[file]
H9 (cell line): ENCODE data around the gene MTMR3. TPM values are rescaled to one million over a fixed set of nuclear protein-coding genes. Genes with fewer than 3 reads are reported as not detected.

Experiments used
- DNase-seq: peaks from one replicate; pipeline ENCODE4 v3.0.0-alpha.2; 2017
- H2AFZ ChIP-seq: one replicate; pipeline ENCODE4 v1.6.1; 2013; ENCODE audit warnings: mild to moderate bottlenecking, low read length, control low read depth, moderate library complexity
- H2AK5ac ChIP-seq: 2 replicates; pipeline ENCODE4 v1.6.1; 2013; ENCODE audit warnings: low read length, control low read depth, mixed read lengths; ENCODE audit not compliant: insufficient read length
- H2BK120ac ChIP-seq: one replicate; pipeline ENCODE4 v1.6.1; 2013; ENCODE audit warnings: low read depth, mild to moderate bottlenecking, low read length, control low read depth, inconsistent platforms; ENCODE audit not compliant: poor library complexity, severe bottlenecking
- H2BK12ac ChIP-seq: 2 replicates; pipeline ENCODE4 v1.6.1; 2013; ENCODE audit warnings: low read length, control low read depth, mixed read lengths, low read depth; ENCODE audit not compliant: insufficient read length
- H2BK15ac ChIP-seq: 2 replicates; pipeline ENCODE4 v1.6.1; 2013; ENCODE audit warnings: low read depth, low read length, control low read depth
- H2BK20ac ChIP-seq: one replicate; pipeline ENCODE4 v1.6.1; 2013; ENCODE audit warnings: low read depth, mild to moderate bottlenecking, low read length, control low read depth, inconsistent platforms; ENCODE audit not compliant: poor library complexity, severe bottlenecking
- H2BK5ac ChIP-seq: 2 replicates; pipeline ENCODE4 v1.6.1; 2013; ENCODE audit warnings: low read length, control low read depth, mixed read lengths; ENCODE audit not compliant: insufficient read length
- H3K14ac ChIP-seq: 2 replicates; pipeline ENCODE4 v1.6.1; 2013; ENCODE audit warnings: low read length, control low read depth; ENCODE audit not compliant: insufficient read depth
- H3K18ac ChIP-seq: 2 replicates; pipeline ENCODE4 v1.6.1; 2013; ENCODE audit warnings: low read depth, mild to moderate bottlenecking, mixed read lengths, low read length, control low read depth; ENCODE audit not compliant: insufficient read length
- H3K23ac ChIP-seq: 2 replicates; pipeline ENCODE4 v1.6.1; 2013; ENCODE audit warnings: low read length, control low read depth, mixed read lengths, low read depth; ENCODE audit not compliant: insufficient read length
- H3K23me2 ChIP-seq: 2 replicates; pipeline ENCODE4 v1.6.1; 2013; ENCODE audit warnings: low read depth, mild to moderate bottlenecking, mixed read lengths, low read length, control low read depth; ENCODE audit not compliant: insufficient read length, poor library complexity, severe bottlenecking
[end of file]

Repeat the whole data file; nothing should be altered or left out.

H9 (cell line): ENCODE data around the gene MTMR3. TPM values are rescaled to one million over a fixed set of nuclear protein-coding genes. Genes with fewer than 3 reads are reported as not detected.

Experiments used
- DNase-seq: peaks from one replicate; pipeline ENCODE4 v3.0.0-alpha.2; 2017
- H2AFZ ChIP-seq: one replicate; pipeline ENCODE4 v1.6.1; 2013; ENCODE audit warnings: mild to moderate bottlenecking, low read length, control low read depth, moderate library complexity
- H2AK5ac ChIP-seq: 2 replicates; pipeline ENCODE4 v1.6.1; 2013; ENCODE audit warnings: low read length, control low read depth, mixed read lengths; ENCODE audit not compliant: insufficient read length
- H2BK120ac ChIP-seq: one replicate; pipeline ENCODE4 v1.6.1; 2013; ENCODE audit warnings: low read depth, mild to moderate bottlenecking, low read length, control low read depth, inconsistent platforms; ENCODE audit not compliant: poor library complexity, severe bottlenecking
- H2BK12ac ChIP-seq: 2 replicates; pipeline ENCODE4 v1.6.1; 2013; ENCODE audit warnings: low read length, control low read depth, mixed read lengths, low read depth; ENCODE audit not compliant: insufficient read length
- H2BK15ac ChIP-seq: 2 replicates; pipeline ENCODE4 v1.6.1; 2013; ENCODE audit warnings: low read depth, low read length, control low read depth
- H2BK20ac ChIP-seq: one replicate; pipeline ENCODE4 v1.6.1; 2013; ENCODE audit warnings: low read depth, mild to moderate bottlenecking, low read length, control low read depth, inconsistent platforms; ENCODE audit not compliant: poor library complexity, severe bottlenecking
- H2BK5ac ChIP-seq: 2 replicates; pipeline ENCODE4 v1.6.1; 2013; ENCODE audit warnings: low read length, control low read depth, mixed read lengths; ENCODE audit not compliant: insufficient read length
- H3K14ac ChIP-seq: 2 replicates; pipeline ENCODE4 v1.6.1; 2013; ENCODE audit warnings: low read length, control low read depth; ENCODE audit not compliant: insufficient read depth
- H3K18ac ChIP-seq: 2 replicates; pipeline ENCODE4 v1.6.1; 2013; ENCODE audit warnings: low read depth, mild to moderate bottlenecking, mixed read lengths, low read length, control low read depth; ENCODE audit not compliant: insufficient read length
- H3K23ac ChIP-seq: 2 replicates; pipeline ENCODE4 v1.6.1; 2013; ENCODE audit warnings: low read length, control low read depth, mixed read lengths, low read depth; ENCODE audit not compliant: insufficient read length
- H3K23me2 ChIP-seq: 2 replicates; pipeline ENCODE4 v1.6.1; 2013; ENCODE audit warnings: low read depth, mild to moderate bottlenecking, mixed read lengths, low read length, control low read depth; ENCODE audit not compliant: insufficient read length, poor library complexity, severe bottlenecking